Flatfoot Deformity

Flatfeet in kids:

The longitudinal arch of the foot extends from just in front of the heel to the ball of the foot. The arch is highest on the medial (great toe) side of the foot and minimal on the lateral (little toe) side. There is great variation in arch height between normal people. Many people are born with greater laxity than average in the ligaments of their body. When a toddler starts walking, the parents may notice a flattened arch appearance. In most cases, this is a totally benign condition called flexible flatfoot. When the child’s leg dangles when seated, the arch appears normal. This condition usually requires no treatment, other than occasionally issuing arch supports, if there is pain reported. I recommend Achilles stretching exercises in nearly all such cases.

 

Adult flatfeet:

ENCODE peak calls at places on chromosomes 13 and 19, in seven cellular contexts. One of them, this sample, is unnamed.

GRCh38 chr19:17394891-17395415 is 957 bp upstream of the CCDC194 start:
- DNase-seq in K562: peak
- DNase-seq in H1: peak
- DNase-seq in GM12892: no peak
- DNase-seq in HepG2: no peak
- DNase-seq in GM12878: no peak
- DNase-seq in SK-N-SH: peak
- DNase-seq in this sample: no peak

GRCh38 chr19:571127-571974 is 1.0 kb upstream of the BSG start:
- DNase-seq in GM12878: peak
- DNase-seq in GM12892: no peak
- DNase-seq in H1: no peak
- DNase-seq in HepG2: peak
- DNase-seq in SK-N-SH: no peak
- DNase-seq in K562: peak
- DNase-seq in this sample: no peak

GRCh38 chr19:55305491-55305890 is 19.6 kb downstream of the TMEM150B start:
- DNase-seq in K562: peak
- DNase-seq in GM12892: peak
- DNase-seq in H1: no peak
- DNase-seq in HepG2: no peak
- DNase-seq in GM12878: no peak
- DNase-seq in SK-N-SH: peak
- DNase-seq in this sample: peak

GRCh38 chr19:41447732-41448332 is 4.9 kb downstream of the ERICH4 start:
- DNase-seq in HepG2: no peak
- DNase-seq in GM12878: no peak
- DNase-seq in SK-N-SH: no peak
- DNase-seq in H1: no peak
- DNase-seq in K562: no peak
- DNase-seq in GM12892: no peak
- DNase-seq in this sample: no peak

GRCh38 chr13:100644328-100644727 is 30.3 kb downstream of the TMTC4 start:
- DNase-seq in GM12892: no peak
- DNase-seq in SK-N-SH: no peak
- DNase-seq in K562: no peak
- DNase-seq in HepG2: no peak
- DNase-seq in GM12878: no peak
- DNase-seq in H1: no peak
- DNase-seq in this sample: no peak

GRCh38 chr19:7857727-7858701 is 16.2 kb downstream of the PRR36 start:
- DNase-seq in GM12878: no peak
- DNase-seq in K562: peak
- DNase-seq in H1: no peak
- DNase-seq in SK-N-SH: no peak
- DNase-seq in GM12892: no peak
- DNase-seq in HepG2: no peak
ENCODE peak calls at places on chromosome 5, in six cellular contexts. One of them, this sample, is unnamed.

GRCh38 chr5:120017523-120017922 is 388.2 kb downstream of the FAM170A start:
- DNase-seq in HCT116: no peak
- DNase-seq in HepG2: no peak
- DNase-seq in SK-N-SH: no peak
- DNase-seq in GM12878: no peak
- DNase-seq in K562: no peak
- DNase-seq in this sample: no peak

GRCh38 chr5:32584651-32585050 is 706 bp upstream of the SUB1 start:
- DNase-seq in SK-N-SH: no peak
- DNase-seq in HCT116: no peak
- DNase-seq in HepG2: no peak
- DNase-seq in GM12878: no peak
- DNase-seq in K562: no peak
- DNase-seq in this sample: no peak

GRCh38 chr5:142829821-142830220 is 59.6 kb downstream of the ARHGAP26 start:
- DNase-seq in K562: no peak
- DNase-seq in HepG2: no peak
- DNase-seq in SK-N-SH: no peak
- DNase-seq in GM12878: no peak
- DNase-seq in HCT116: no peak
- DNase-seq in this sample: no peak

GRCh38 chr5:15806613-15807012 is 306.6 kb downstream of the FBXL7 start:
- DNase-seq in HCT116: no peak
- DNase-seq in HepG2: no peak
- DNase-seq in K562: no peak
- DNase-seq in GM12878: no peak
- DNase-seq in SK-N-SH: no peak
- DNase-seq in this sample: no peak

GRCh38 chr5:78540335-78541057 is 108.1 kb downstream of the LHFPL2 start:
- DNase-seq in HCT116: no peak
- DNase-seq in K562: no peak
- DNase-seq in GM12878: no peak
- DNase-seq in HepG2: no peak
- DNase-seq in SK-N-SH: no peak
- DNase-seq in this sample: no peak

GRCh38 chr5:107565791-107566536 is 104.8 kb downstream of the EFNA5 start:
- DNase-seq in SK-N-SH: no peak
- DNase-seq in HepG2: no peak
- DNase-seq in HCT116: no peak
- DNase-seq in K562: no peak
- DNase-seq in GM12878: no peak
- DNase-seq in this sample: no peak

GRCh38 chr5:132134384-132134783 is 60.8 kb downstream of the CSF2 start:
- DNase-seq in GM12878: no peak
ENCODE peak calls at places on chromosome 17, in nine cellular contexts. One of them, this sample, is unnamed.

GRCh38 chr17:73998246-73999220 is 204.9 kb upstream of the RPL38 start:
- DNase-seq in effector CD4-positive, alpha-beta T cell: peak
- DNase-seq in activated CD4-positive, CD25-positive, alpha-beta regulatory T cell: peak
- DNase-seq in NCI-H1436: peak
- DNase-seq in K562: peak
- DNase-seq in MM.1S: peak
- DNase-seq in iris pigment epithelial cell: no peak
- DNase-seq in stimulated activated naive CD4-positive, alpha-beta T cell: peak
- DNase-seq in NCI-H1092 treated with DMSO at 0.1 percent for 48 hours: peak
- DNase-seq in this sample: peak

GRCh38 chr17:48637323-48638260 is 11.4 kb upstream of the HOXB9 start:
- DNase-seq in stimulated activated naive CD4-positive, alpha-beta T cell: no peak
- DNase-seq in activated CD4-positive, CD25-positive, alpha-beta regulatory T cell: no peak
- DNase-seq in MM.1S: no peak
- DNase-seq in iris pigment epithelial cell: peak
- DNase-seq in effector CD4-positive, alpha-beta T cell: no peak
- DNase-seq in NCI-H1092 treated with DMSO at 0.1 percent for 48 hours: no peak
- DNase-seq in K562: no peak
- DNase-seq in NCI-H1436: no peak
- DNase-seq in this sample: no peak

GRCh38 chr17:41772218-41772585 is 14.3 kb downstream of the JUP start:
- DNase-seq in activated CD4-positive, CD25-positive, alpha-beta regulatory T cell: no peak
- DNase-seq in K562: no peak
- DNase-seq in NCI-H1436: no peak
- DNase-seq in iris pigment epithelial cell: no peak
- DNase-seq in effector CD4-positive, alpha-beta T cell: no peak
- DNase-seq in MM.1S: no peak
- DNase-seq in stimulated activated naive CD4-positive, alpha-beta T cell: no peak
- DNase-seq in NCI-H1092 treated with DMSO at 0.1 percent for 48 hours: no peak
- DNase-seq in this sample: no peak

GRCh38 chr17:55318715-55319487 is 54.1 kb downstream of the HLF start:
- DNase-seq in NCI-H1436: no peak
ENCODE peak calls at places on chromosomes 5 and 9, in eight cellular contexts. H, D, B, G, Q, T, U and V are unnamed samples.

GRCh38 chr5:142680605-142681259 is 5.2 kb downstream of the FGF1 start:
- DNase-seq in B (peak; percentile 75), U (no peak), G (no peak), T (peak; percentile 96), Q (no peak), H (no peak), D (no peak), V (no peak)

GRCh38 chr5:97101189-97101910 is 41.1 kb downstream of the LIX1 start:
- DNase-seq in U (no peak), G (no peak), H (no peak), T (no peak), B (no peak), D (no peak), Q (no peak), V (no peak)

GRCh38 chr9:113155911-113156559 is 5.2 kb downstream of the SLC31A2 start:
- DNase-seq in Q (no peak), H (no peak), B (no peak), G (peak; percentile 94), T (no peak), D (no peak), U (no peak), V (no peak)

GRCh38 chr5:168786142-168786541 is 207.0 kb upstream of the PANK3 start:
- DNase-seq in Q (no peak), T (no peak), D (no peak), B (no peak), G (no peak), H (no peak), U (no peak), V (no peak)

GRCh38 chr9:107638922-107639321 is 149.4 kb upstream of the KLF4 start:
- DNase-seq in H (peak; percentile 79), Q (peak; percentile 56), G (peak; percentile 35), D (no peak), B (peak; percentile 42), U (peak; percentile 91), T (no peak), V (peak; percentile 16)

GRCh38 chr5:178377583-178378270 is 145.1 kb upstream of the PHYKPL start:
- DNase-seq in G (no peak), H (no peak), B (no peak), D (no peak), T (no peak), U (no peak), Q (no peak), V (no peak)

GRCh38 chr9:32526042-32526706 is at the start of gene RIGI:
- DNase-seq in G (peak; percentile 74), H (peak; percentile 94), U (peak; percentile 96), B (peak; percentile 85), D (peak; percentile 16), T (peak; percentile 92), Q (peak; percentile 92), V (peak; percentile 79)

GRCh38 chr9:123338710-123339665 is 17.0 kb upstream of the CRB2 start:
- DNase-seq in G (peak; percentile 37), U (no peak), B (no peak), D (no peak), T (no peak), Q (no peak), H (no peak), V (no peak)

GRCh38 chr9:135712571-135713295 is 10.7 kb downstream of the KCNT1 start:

Most people simply continue the foot shape of their youth into adulthood. Discomfort associated with their feet is usually best treated with a cushioned, mildly corrective support, coupled with more Achilles stretching. However, there is a group of adults who develop a progressively worsening flatfoot deformity during their adult years. These people require a more aggressive approach, in most instances. There are several structures contributing to the support of the arch. If one of these structures becomes deficient, whether through previous trauma, or just age related degenerative change, the repetitive stress of walking can overload the remaining supports, leading to painful, profoundly flat foot. If discovered early, aggressive support of the arch with a custom molded arch support may suffice. In other cases, the support must be extended up above the ankle level to be effective, an ankle-foot orthosis. In more advanced cases, surgical intervention may be the only viable option.